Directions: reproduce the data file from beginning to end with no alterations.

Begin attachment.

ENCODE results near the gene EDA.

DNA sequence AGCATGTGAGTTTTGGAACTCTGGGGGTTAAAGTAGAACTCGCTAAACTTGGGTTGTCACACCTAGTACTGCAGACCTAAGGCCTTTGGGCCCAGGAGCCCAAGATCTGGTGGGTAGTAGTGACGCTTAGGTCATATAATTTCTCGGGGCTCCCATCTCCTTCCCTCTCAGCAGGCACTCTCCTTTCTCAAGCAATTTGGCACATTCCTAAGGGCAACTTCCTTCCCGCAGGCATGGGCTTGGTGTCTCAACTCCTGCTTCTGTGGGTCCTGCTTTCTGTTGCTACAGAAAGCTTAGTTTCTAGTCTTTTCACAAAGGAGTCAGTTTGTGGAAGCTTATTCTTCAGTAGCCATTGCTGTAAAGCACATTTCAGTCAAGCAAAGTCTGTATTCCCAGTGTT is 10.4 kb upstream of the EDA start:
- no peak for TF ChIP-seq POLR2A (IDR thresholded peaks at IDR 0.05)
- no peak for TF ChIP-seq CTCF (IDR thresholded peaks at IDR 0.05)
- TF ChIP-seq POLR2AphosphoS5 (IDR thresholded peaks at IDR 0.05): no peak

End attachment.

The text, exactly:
ENCODE results near the gene EDA.

DNA sequence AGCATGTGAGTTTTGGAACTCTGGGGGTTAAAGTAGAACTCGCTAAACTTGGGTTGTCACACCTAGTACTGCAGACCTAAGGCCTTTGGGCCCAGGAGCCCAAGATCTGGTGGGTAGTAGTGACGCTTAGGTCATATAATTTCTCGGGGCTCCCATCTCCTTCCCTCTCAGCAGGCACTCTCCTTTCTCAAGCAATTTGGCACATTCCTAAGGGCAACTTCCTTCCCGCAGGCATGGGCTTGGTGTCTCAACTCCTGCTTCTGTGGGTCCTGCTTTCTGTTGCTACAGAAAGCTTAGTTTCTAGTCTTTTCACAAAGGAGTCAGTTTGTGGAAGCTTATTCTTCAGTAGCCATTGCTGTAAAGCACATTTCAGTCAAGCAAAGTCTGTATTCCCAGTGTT is 10.4 kb upstream of the EDA start:
- no peak for TF ChIP-seq POLR2A (IDR thresholded peaks at IDR 0.05)
- no peak for TF ChIP-seq CTCF (IDR thresholded peaks at IDR 0.05)
- TF ChIP-seq POLR2AphosphoS5 (IDR thresholded peaks at IDR 0.05): no peak